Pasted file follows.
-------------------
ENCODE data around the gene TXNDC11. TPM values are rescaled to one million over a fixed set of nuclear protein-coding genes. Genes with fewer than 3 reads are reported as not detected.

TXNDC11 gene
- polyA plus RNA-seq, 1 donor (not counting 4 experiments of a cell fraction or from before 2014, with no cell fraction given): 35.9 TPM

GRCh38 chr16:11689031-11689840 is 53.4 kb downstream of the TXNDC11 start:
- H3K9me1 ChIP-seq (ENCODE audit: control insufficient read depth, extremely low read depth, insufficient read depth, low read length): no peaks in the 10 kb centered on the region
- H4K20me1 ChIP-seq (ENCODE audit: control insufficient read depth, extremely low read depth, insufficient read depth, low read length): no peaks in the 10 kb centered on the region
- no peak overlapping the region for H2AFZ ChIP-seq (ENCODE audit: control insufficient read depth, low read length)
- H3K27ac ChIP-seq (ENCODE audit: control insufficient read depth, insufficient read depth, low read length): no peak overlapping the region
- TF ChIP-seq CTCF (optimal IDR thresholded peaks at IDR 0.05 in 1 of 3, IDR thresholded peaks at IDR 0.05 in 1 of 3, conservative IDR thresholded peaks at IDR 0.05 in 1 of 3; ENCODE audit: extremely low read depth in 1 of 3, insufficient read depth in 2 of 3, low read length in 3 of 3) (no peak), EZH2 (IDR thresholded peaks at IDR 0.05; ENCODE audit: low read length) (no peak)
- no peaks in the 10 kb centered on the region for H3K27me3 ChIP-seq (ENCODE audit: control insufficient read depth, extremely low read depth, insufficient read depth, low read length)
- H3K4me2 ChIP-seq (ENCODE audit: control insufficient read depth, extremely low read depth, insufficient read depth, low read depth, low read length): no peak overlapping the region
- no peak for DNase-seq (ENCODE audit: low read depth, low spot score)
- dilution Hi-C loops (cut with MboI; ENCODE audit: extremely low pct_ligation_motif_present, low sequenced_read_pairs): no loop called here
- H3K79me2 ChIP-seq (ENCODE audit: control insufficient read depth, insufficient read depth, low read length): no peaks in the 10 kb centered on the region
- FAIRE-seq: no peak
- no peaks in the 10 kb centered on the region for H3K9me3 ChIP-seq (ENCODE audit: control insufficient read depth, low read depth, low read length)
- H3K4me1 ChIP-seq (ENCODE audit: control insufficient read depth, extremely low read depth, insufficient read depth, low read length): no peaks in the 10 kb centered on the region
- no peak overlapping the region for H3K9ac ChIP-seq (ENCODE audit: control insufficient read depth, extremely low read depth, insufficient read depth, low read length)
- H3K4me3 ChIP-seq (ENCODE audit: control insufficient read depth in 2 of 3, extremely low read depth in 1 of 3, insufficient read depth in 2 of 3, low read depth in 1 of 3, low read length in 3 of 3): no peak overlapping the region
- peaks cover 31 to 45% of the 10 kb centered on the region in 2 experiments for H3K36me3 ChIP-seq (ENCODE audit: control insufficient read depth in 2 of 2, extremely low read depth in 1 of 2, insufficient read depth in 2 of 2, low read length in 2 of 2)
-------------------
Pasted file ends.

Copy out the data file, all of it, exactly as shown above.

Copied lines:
ENCODE data around the gene TXNDC11. TPM values are rescaled to one million over a fixed set of nuclear protein-coding genes. Genes with fewer than 3 reads are reported as not detected.

TXNDC11 gene
- polyA plus RNA-seq, 1 donor (not counting 4 experiments of a cell fraction or from before 2014, with no cell fraction given): 35.9 TPM

GRCh38 chr16:11689031-11689840 is 53.4 kb downstream of the TXNDC11 start:
- H3K9me1 ChIP-seq (ENCODE audit: control insufficient read depth, extremely low read depth, insufficient read depth, low read length): no peaks in the 10 kb centered on the region
- H4K20me1 ChIP-seq (ENCODE audit: control insufficient read depth, extremely low read depth, insufficient read depth, low read length): no peaks in the 10 kb centered on the region
- no peak overlapping the region for H2AFZ ChIP-seq (ENCODE audit: control insufficient read depth, low read length)
- H3K27ac ChIP-seq (ENCODE audit: control insufficient read depth, insufficient read depth, low read length): no peak overlapping the region
- TF ChIP-seq CTCF (optimal IDR thresholded peaks at IDR 0.05 in 1 of 3, IDR thresholded peaks at IDR 0.05 in 1 of 3, conservative IDR thresholded peaks at IDR 0.05 in 1 of 3; ENCODE audit: extremely low read depth in 1 of 3, insufficient read depth in 2 of 3, low read length in 3 of 3) (no peak), EZH2 (IDR thresholded peaks at IDR 0.05; ENCODE audit: low read length) (no peak)
- no peaks in the 10 kb centered on the region for H3K27me3 ChIP-seq (ENCODE audit: control insufficient read depth, extremely low read depth, insufficient read depth, low read length)
- H3K4me2 ChIP-seq (ENCODE audit: control insufficient read depth, extremely low read depth, insufficient read depth, low read depth, low read length): no peak overlapping the region
- no peak for DNase-seq (ENCODE audit: low read depth, low spot score)
- dilution Hi-C loops (cut with MboI; ENCODE audit: extremely low pct_ligation_motif_present, low sequenced_read_pairs): no loop called here
- H3K79me2 ChIP-seq (ENCODE audit: control insufficient read depth, insufficient read depth, low read length): no peaks in the 10 kb centered on the region
- FAIRE-seq: no peak
- no peaks in the 10 kb centered on the region for H3K9me3 ChIP-seq (ENCODE audit: control insufficient read depth, low read depth, low read length)
- H3K4me1 ChIP-seq (ENCODE audit: control insufficient read depth, extremely low read depth, insufficient read depth, low read length): no peaks in the 10 kb centered on the region
- no peak overlapping the region for H3K9ac ChIP-seq (ENCODE audit: control insufficient read depth, extremely low read depth, insufficient read depth, low read length)
- H3K4me3 ChIP-seq (ENCODE audit: control insufficient read depth in 2 of 3, extremely low read depth in 1 of 3, insufficient read depth in 2 of 3, low read depth in 1 of 3, low read length in 3 of 3): no peak overlapping the region
- peaks cover 31 to 45% of the 10 kb centered on the region in 2 experiments for H3K36me3 ChIP-seq (ENCODE audit: control insufficient read depth in 2 of 2, extremely low read depth in 1 of 2, insufficient read depth in 2 of 2, low read length in 2 of 2)